26 January 2009

Storms kill three more in Spain - power cuts in France - Summary

The Earth Times, 26 Jan 2009 13:36:09 GMT

Santiago de Compostela/Paris - Stormy weather has claimed three more likely victims in Spain, bringing the death toll in Spain and France to 24 people, media reported Monday. A couple was found dead in their home in Cervo on the coast of Spain's north-western Galicia region on Monday. They appeared to have died of poison gases from an old stove after a storm had left the area without electricity, rescuers said.

In San Sebastian in the Basque region, rescuers retrieved the body of a woman who appeared to have been swept by high waves to the sea.

The three deaths brought the apparent death toll in Spain to 15 since Friday.

The victims included four children who were killed in the collapse of a sports hall near Barcelona. More than 2,000 people on Monday attended a funeral for the victims, who were between 9 and 12 years old.

A hailstorm meanwhile sparked flooding that hampered traffic and affected some flights in the northern city of Santander. In the nearby region of Catalonia, the damage done by storms prevented some 8,000 pupils from going to school.

Tens of thousands of people remained without power in northern Spain, though electricity was gradually being re-established.

In eastern Spain, firefighters brought under control two wildfires which had been fanned by winds and devastated about 1,100 hectares of forest and bush near Valencia and Alicante.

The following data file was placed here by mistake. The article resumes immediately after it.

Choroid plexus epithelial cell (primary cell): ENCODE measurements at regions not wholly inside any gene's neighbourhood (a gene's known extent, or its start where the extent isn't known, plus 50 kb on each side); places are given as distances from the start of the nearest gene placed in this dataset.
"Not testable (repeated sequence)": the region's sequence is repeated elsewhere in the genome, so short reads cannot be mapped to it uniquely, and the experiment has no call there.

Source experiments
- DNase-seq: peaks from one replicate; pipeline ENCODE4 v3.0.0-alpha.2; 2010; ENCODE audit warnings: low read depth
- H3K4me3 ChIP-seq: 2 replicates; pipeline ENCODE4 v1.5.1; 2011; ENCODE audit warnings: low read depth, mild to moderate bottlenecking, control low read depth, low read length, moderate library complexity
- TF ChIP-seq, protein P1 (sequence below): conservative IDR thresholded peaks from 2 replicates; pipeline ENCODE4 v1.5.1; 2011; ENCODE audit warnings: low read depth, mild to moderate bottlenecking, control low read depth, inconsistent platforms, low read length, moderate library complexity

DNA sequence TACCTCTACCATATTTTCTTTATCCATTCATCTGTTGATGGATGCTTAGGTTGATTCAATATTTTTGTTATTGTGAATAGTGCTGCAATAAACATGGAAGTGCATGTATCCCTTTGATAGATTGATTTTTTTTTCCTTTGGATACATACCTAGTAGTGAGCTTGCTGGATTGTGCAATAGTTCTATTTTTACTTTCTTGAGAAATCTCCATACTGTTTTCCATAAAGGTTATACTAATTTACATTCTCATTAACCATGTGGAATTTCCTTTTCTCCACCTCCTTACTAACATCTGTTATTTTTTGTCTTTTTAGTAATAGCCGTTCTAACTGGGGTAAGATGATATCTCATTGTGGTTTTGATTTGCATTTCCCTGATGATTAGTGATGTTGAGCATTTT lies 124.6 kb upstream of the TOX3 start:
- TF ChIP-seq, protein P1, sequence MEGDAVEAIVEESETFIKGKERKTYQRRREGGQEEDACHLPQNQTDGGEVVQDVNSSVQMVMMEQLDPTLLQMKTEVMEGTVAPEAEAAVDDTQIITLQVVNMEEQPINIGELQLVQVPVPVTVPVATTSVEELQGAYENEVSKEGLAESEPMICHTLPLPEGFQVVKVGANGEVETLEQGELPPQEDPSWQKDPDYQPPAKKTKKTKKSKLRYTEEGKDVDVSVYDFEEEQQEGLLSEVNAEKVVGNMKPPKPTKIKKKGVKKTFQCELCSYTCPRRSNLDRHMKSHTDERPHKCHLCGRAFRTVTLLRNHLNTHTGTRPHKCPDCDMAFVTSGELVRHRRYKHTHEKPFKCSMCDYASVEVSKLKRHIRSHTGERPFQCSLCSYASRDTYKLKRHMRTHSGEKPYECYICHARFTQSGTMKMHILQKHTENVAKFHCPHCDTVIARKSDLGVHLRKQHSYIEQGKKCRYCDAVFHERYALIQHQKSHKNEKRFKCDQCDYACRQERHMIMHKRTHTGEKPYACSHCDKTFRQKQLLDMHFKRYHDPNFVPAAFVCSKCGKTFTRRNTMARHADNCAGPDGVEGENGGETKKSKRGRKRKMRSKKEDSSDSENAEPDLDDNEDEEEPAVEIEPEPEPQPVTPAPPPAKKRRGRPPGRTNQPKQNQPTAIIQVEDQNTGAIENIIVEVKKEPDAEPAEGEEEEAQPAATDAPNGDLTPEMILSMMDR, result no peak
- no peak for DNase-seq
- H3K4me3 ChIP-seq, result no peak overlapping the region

Meanwhile in neighbouring France, nearly 700,000 households remained without electricity in the south-west following the weekend's winter storm which killed at least nine people.

In addition, many of the stricken homes were also deprived of drinking water because the pumps were powered by electricity.

The head of the utility EDF, Pierre Gadonneix, said current would be restored to 90 per cent of the households within a week.

Some 1.7 million households were without electricity during the height of the hurricane as winds of more than 180 kilometres per hour tore down power lines and uprooted trees.

The number of deaths linked to the most violent storm to strike France in nearly 10 years rose to nine overnight with the discovery of four people killed by carbon monoxide because their heaters ceased to function because of the cut in current.

The national weather service Meteo-France issued a 24-hour flood alert beginning 0500 GMT for the region, as more rain was forecast to fall.

The French Army was set to deploy another 700 soldiers later Monday to aid the 300 already on the ground in restoring power and clearing roads.

Interior Minister Michele Alliot-Marie said Monday that the government would declare a state of disaster within two weeks for the region.

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